Source/Disclosures
Source: Wolf G. Focus on quality and value-based care leading to practice improved outcomes. Presented at: North Carolina Department of Health and Human Services Rural Primary Care Conference; Oct. 21-22 (virtual meeting).
Disclosures: Healio Primary Care could not confirm Wolf’s relevant financial disclosures at the time of publication.
November 13, 2020
2 min read
Save

Tasks that rural health clinics can perform to improve care, revenue

Source/Disclosures
Source: Wolf G. Focus on quality and value-based care leading to practice improved outcomes. Presented at: North Carolina Department of Health and Human Services Rural Primary Care Conference; Oct. 21-22 (virtual meeting).
Disclosures: Healio Primary Care could not confirm Wolf’s relevant financial disclosures at the time of publication.
You've successfully added to your alerts. You will receive an email when new content is published.

Click Here to Manage Email Alerts

We were unable to process your request. Please try again later. If you continue to have this issue please contact customerservice@slackinc.com.

There are certain clinical and administrative functions that a rural health clinic can perform that are critical to providing better value, cost and quality to patients and may increase the clinic’s revenue, an expert said.

“There are an unlimited number of uncertainties,” said Gregory Wolf, MEd, MBA, president of the health care consulting firm Lilypad, told attendees of the virtual North Carolina Department of Health and Human Services Rural Primary Care Conference. “But one thing we know for sure is that primary care is going to elevate in relevance and importance.”

Three Doctors - One Young, One Older, One Black, Collaborating
Primary care is going to elevate in relevance and importance in the near future, a speaker the virtual North Carolina Department of Health and Human Services Rural Primary Care Conference told attendees. Photo source: Adobe Stock.

Here are some tasks that Wolf encouraged clinic staff to review at least once a year:

Productivity standards

CMS only reimburses rural health clinics whose physicians and advanced practice providers (eg, nurse practitioners and physician assistants) meet specific visit quotas, Wolf said.

For a full-time doctor, this amounts to at least 4,200 visits annually, he said. Full-time advanced practice providers must conduct a minimum of 2,100 visits each year.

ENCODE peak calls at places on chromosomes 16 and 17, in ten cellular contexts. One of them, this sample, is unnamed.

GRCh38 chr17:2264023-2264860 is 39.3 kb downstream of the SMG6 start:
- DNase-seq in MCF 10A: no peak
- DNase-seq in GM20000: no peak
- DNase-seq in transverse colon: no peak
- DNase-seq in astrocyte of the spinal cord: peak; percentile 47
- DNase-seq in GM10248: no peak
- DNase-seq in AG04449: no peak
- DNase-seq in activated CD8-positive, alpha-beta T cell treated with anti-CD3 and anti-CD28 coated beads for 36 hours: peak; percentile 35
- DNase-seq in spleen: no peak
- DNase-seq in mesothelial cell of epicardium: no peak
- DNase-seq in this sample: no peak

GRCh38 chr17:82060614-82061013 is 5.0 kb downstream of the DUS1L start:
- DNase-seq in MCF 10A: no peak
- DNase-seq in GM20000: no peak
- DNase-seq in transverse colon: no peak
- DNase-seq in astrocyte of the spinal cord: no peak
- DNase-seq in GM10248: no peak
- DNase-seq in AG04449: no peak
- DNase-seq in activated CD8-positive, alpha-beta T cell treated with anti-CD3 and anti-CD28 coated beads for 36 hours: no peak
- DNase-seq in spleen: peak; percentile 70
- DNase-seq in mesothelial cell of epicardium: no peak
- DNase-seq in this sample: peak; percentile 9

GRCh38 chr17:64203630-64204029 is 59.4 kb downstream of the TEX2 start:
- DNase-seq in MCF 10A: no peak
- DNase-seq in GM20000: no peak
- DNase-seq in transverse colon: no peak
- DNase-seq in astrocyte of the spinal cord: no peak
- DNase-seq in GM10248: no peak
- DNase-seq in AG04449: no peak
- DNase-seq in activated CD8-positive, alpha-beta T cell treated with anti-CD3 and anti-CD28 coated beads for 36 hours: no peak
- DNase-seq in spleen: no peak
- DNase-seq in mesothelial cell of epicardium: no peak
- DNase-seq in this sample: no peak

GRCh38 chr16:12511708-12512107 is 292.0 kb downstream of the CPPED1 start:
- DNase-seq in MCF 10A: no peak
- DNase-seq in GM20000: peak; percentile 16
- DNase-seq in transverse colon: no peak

340B optimization

340B allows rural health clinics to receive most prescription drugs at “significantly reduced” prices, Wolf said. However, only rural health clinics that make between $300,000 and $400,000 for every 10,000 patients in net revenue qualify.

“If you do not meet this target, then make this an area of improvement,” he suggested.

Specialty care integration

Wolf noted that if 50% of a rural health clinic’s services are primary care, the clinic can also offer specialty care such as general surgery; orthopedics; ear, nose and throat care; gastrointestinal care; and neurology.

Utilizing one of these specialty options when there is a demand for it in a clinic’s service area could result in additional revenue streams, Wolf said.

Contracts and compliance

Mistakes regarding contracts and compliance, particularly when determining provider compensation, can negatively impact a rural health clinic’s revenue, Wolf said.

“COVID-19 revealed the sloppiness, inconsistency and lack of flexibility that we see in contracts with physicians and advanced practitioners,” he said.

Wolf suggested that clinics be consistent in developing and executing contracts, valuation opinions and payroll; avoid quick decisions about recruitment and retention; involve a practice administrator or physician in contract and compliance decisions; and monitor the scheduling and documentation of hours process.

Quality measurement and benchmarks

Wolf said that rural health clinics should track patients’ progress using specific quality measures to maximize reimbursement. He added that a “good starter set” of these measures includes:

  • controlling adults’ BP levels;
  • screening adults for tobacco use at least once every 24 months and offering tobacco cessation interventions when a tobacco user is identified;
  • administering four Tdap; three polio; one measles, mumps and rubella; three Haemophilus influenzae type B; three hepatitis B; one varicella; four pneumococcal conjugate; one HAV; two or three rotavirus; and two influenza vaccines by a child’s second birthday;
  • ensuring adults with diabetes aged younger than 75 years have HbA1c levels greater than 9%; and
  • documenting patients’ current medications.

“Ideally, you track these by provider instead of by patient,” Wolf said. “If you don't, the very first thing you're going to hear at a staff meeting is ‘those aren't my patients.’”